Therefore, Mr. Green’s claim that his objection to birth control coverage by insurance is based on “Christian/Biblical” principles is simply not true.  Be that as it may, let us give him the benefit of the doubt, because he sincerely believes it to be true.  Religious belief is a deeply personal thing, is protected by the Constitution, and cannot legally be subjected to any litmus test for “truth” or even internal consistency.  Mr. Green has a right to his beliefs.

 But, while everyone is entitled to their own religious beliefs, no matter how peculiar, can the same be said about scientific fact?  Let us take a look at the medical facts.


Mr. Green said, “- we don't cover emergency contraception, the morning-after pill or the week-after pill. We believe doing so might end a life after the moment of conception…”  He believes contraceptives might end a life, but do they? 

First, let us address the anti-choice contention that modern science supports their view of a fertilized ovum being a “person” from the moment of conception.  It does not, for the simple reason that science does not concern itself with metaphysical definitions such as “personhood.”

What science can tell us about is the biological mechanics of pregnancy, a subject on which many people apparently are uninformed and/or misinformed.  I have already addressed this at some length in my article, “Biology, Personhood and Human Rights,” and I will not go into great detail here. 

“without uncertainty”  “abortion-causing drugs” ?

Hormonal contraceptives all work by preventing ovulation, and where there is no egg, there can be no conception.  With unprotected sex, fertilization can happen anywhere from 30 minutes (if an egg has already been released and is present in the fallopian tube) or up to 5 days later, if sperm survive and ovulation occurs during that time.  The pill prevents fertilization by fooling the body into thinking it is already pregnant, thereby suppressing ovulation on a monthly basis when taken regularly.  Plan B (the “morning after pill”) prevents fertilization by delaying ovulation when taken the next day.  Ella (the “week after pill”) suppresses ovulation if taken up to 5 days after sex, thereby preventing fertilization.  But, contrary to popular belief, these drugs do not prevent implantation of a fertilized ovum!  If the ovary has already released the egg, and sperm are present, the drugs are completely ineffective and the woman can only pray that the odds will be in her favor and it will fail to implant (which happens approximately 60% of the time under normal circumstances without any intervention).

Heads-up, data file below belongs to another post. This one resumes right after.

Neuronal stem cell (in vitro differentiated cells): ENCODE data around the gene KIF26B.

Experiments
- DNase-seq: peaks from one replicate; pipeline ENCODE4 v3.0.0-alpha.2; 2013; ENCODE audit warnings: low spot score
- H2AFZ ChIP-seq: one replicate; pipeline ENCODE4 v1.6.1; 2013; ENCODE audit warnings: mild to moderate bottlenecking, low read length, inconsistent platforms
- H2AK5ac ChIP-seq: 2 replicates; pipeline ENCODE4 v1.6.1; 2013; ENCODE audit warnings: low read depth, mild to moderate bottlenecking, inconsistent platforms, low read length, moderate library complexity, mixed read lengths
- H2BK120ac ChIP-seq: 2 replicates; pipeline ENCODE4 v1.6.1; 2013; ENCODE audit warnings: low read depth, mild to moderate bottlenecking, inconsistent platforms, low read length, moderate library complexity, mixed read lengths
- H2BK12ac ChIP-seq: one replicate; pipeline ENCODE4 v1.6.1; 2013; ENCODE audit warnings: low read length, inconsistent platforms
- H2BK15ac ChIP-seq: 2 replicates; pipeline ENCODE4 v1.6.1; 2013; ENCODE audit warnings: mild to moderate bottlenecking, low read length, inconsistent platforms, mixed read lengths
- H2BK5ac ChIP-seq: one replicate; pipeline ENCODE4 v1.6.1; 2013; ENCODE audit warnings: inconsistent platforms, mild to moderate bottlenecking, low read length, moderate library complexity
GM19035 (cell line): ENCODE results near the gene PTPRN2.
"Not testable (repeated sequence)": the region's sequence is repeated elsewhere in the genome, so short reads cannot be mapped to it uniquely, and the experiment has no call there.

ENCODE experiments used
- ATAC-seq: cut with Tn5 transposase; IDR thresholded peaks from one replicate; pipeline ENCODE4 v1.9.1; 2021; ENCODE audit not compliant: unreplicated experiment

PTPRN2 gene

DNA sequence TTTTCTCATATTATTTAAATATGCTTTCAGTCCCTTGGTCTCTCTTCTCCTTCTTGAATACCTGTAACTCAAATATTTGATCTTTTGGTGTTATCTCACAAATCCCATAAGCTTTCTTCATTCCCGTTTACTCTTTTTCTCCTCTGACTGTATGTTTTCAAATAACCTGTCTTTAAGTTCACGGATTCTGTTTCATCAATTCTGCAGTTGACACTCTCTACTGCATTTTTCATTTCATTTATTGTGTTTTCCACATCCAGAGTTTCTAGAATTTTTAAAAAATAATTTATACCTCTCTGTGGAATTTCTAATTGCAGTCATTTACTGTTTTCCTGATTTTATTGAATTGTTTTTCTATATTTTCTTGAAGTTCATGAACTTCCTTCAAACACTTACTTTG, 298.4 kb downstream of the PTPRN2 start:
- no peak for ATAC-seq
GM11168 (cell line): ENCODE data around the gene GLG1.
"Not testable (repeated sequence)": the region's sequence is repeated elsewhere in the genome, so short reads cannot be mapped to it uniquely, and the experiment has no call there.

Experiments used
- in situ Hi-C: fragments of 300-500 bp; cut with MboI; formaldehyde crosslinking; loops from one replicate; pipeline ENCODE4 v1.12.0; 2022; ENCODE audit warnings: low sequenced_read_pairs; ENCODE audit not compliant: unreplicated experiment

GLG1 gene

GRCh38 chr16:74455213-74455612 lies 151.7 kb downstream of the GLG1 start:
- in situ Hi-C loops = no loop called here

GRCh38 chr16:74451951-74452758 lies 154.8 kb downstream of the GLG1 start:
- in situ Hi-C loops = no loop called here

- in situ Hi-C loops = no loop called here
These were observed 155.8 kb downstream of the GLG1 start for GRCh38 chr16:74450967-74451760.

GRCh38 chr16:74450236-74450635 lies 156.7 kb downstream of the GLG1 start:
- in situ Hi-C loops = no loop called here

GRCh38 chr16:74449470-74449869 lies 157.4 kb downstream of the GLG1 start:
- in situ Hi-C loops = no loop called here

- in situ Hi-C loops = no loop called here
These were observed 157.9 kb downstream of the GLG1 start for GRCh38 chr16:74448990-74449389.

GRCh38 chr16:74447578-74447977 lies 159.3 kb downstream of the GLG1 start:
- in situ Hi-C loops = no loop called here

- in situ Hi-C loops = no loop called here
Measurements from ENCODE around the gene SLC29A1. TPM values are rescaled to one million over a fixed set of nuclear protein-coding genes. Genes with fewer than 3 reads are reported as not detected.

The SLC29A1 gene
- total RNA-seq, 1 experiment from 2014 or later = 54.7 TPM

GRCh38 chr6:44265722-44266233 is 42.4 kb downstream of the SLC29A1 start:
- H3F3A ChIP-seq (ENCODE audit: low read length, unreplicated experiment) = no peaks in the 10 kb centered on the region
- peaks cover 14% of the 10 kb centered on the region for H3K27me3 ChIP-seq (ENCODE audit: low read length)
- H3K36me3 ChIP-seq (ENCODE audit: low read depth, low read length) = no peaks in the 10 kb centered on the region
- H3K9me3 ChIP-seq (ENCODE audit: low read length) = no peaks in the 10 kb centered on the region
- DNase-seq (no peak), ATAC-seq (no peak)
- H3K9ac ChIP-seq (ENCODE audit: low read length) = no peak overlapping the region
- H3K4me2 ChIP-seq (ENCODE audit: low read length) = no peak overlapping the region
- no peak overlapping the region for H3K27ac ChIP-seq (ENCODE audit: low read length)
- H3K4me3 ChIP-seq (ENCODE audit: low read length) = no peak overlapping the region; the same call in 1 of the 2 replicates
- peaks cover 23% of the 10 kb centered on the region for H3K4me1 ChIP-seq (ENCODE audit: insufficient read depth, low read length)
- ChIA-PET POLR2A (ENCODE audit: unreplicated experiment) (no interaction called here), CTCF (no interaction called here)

It should be noted that even if these drugs did prevent implantation of a fertilized ovum – which the latest science says they don’t – this would not constitute “abortion” per se.  Abortion, whether induced or “spontaneous” (i.e. miscarriage) is the termination of a pregnancy, which technically does not occur until implantation, 7 to 10 days after fertilization.  This is what I learned while training for my medical career back in 1992 and remains the standard medical definition of “pregnancy” despite efforts on the part of the anti-choice movement to change the definitions to better suit their agenda.